I HAD NOT BEEN LONG IN SOUTHEASTERN PERU as a Resident Naturalist at the Tambopata River’s first ecotourism lodge – Explorer’s Inn – when I got my first chance to visit one of these sites. My first experience, at what is a fairly minor clay lick by the region’s standards, left me awestruck. The ‘colpita’ is a clay bank approximately 6m (20 ft) high and 15m (50 ft) wide. On this fairly small area of clay hundreds of Dusky-headed Conures (Aratinga weddellii) vied for space with Blue-headed Parrots (Pionus menstruus). These two smaller species were easily displaced by the larger birds: Mealy Amazons (Amazona farinosa), Yellow-crowned Amazons (A ochrocephala) and Severe Macaws (Ara severa).

Somewhere in the hum of wings and bitter squawk of a parrot jousted off its position, I’d catch a flash of bright red. It was like trying to catch a glimpse of the region’s dazzling blue Morpho butterflies. It turned out that I was seeing the underside of the wings of the Orange-cheeked Parrot (Pyrilia barrabandi), a lot shier and less common at the clay lick. When I finally fixed my binoculars on one perched precariously next to a Mealy Amazon more than

twice his size, my heart was stolen. The beautiful white-rimmed eyes, black head, with blushing cheeks contrasting with the emerald green body made this parrot my favourite of the region’s twenty species, and has been so ever since.

Unfortunately I could not enjoy the view forever; one of the many flushes soon had all the parrots flying up over the river in a multi-coloured blur of wings and great cacophony of calls.

Sometimes these flushes are due to disturbances we can identify from the blind – a passing boat, low flying vulture or an approaching Tayra, but often there seems to be no cause at all; just mass paranoia. Sometimes the fear of coming to the ground to feed is so great it would keep the birds away completely. There was always suspense amongst us observers: Would we be treated to an unrivalled visual spectacle or would our 4 am wake-up and hour long wait on an unpadded wooden bench be in vain?

Other clay lick sites have been discovered in Brazil, Bolivia, Ecuador and Mexico. Outside the New World, clay licks have also been found in central Africa and Papua New Guinea. Visit WPT's YouTube channel to see videos of parrots eating soil in the wild!

Visit for more of Alan's photos.


November 2009 PsittaScene 15

Macaws are the headliners of the Peruvian clay licks. They build suspense by gathering in the nearby trees to frolic, often for hours, before descending to the bank to eat clay.


clay licks, I was itching to get upriver. My chance came at last to go as an assistant guide on a special camping trip to a big colpa named ‘Chuncho’. And big it is! Located half an hour upriver by boat from the last park control post and human settlements, it’s up to one kilometer (.062 mi) long, and ten meters (32 ft) high. And the number of birds that visited the next sunny morning was beyond my ability to count.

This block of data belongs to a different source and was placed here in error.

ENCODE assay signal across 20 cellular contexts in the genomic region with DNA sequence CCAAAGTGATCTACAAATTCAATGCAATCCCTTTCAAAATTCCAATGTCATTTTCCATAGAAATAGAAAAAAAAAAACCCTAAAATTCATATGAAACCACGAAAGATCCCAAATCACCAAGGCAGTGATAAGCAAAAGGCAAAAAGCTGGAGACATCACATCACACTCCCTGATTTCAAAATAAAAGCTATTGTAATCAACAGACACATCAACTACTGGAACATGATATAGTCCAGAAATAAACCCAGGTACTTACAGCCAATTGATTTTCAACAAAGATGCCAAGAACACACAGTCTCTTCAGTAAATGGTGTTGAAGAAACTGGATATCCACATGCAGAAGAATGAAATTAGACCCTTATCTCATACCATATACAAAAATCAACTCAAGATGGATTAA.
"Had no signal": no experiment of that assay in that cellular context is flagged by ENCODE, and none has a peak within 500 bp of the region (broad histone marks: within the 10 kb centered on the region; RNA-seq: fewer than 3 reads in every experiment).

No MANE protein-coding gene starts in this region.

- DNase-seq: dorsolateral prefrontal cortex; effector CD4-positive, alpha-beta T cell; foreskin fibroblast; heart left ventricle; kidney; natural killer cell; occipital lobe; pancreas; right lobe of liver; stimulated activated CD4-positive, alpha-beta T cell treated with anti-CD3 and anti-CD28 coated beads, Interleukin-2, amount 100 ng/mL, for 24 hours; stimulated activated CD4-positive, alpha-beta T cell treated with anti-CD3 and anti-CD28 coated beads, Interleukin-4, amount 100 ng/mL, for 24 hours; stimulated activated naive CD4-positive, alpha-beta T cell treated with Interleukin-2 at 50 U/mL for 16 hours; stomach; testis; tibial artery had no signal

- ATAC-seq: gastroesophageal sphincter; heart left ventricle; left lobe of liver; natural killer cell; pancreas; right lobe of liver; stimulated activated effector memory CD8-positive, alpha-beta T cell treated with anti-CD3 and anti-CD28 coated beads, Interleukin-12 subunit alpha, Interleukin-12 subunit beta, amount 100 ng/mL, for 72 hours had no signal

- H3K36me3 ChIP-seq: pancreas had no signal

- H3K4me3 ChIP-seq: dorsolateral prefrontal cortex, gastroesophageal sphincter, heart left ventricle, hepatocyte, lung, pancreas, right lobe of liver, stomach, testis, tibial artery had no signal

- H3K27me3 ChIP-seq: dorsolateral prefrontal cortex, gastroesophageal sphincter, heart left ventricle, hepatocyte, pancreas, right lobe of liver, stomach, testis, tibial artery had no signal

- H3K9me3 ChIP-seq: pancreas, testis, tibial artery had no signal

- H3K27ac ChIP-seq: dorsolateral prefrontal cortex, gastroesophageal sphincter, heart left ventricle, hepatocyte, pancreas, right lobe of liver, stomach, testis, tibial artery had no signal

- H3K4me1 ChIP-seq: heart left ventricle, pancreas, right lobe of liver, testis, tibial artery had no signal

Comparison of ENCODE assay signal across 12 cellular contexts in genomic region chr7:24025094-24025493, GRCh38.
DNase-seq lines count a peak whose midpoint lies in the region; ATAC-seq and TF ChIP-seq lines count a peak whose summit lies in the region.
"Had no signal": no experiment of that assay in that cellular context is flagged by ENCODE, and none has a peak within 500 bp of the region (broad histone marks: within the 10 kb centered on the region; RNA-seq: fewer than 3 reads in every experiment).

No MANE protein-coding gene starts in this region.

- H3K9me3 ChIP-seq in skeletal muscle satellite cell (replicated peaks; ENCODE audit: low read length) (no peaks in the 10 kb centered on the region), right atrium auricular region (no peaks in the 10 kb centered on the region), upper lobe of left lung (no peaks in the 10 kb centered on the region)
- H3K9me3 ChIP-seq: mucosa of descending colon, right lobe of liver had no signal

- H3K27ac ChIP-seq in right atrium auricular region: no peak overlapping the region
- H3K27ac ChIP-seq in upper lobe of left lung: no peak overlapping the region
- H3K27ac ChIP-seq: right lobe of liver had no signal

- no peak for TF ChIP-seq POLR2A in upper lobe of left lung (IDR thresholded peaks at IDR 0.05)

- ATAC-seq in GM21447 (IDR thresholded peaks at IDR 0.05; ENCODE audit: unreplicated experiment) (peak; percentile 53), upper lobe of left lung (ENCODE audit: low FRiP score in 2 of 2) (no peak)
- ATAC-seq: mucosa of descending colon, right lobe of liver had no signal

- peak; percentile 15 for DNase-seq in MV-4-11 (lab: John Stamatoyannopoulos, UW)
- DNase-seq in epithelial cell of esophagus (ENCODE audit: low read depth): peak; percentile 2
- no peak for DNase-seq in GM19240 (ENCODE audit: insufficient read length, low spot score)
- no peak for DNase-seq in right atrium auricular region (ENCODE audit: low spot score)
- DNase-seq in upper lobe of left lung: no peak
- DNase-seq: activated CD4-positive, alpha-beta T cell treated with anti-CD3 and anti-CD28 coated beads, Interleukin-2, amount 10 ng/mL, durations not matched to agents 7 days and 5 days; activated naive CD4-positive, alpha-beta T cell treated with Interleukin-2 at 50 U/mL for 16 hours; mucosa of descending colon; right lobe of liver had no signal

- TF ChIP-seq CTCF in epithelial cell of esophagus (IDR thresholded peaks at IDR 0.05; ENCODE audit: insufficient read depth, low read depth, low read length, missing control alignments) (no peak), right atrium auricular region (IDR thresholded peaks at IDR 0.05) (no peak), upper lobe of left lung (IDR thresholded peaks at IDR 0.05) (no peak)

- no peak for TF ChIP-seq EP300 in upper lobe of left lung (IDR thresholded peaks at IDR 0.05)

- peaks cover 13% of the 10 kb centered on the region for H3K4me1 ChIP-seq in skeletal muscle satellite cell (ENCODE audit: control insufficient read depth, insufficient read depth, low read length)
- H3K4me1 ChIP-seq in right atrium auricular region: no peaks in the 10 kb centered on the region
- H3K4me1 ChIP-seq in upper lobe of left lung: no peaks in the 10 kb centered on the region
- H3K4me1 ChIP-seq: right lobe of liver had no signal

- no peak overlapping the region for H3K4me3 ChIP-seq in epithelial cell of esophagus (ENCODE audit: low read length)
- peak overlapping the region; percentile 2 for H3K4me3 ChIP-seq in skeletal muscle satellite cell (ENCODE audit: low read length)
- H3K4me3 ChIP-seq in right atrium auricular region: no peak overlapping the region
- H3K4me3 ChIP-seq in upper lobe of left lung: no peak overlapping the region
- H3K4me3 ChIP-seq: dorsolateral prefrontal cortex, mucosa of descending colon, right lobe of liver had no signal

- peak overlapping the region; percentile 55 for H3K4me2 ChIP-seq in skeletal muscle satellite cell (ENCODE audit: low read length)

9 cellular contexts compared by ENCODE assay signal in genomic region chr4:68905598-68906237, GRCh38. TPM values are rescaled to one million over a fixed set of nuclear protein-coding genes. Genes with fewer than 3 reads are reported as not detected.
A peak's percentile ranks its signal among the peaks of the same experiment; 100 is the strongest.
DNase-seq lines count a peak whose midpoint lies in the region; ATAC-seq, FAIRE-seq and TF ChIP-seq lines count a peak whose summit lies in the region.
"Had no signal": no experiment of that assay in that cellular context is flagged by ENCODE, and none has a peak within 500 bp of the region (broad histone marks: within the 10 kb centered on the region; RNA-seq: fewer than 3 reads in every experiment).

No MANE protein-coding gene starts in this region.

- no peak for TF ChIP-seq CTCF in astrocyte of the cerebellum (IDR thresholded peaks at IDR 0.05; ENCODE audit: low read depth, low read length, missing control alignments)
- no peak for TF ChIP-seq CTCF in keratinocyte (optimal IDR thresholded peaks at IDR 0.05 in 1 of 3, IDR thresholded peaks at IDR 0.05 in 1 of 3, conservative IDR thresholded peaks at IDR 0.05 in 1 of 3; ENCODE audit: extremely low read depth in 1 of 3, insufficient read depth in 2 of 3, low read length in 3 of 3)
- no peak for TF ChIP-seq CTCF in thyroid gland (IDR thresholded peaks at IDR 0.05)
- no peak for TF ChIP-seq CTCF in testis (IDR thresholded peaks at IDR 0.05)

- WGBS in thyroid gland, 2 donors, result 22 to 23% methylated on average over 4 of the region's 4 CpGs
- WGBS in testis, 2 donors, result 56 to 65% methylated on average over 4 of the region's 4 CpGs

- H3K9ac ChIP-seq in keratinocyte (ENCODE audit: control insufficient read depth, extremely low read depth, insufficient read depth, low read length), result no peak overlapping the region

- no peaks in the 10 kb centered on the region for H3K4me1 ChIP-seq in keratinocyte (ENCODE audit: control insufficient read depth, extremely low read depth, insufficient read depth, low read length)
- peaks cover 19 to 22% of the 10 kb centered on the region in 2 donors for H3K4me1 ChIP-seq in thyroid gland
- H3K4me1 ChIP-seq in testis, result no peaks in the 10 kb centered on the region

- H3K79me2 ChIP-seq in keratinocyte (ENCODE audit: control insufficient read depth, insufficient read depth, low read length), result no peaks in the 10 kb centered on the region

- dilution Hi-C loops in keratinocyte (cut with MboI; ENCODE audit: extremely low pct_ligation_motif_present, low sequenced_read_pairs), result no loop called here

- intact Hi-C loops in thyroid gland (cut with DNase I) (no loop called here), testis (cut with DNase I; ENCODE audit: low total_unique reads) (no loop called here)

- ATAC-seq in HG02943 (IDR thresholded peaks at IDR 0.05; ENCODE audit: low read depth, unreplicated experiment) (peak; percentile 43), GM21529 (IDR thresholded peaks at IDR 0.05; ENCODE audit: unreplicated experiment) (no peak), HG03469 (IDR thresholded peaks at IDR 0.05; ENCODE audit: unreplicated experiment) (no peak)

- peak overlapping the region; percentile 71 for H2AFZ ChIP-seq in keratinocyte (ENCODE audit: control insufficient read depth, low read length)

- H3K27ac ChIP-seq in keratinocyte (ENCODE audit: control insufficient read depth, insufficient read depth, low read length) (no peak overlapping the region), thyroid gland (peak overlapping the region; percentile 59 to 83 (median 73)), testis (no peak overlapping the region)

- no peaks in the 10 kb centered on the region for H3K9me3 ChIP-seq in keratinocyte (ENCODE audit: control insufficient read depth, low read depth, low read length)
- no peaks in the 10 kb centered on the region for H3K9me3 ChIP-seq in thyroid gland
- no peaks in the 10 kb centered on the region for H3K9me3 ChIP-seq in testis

All the species I had become used to seeing were joined by dozens of White-eyed Conures (Aratinga leucophthalma) and the first Green-wing Macaws (Ara chloropterus) appeared in the trees. It was several hours before they started to drift to a long Shebon palm frond over the clay. I was concentrating so much on this build up I had missed the arrival of some Scarlet (Ara macao), and Blue-and-Gold Macaws (Ara ararauna). When they did finally all come down, the visual spectacle of swirling primary colours was addictive. I wanted more. DURING MY GUIDING TIME at Explorer’s Inn I had heard about the Tambopata Macaw Project, which took volunteers to help monitor various aspects of macaw ecology at the Tambopata Research Centre (TRC). I applied and was successful, but I was initially 16 PsittaScene August 2009

Hundreds of White-bellied Parrots, Red-bellied, Redshouldered and Blue-and-Gold Macaws gather to eat dead palms near Lake Sandoval. Like the soil of the clay licks, this palm is also high in sodium.

disappointed to hear that I would be posted at Posada Amazonas, a community owned lodge downriver from Explorer’s Inn. The clay lick here, ‘Hermosa’ (meaning beautiful) is intermediate in size. My disappointment was short-lived however, as Posada turned out to be special for many reasons. The viewing blind was just 30 m (100 ft) from the face of the clay lick allowing great close up experiences with the Green-wing Macaws. Here I was also introduced to a clay lick hidden in the forest interior. The blind there is also very close, allowing intimate views of Blue-headed Parrots and Mealy Amazons.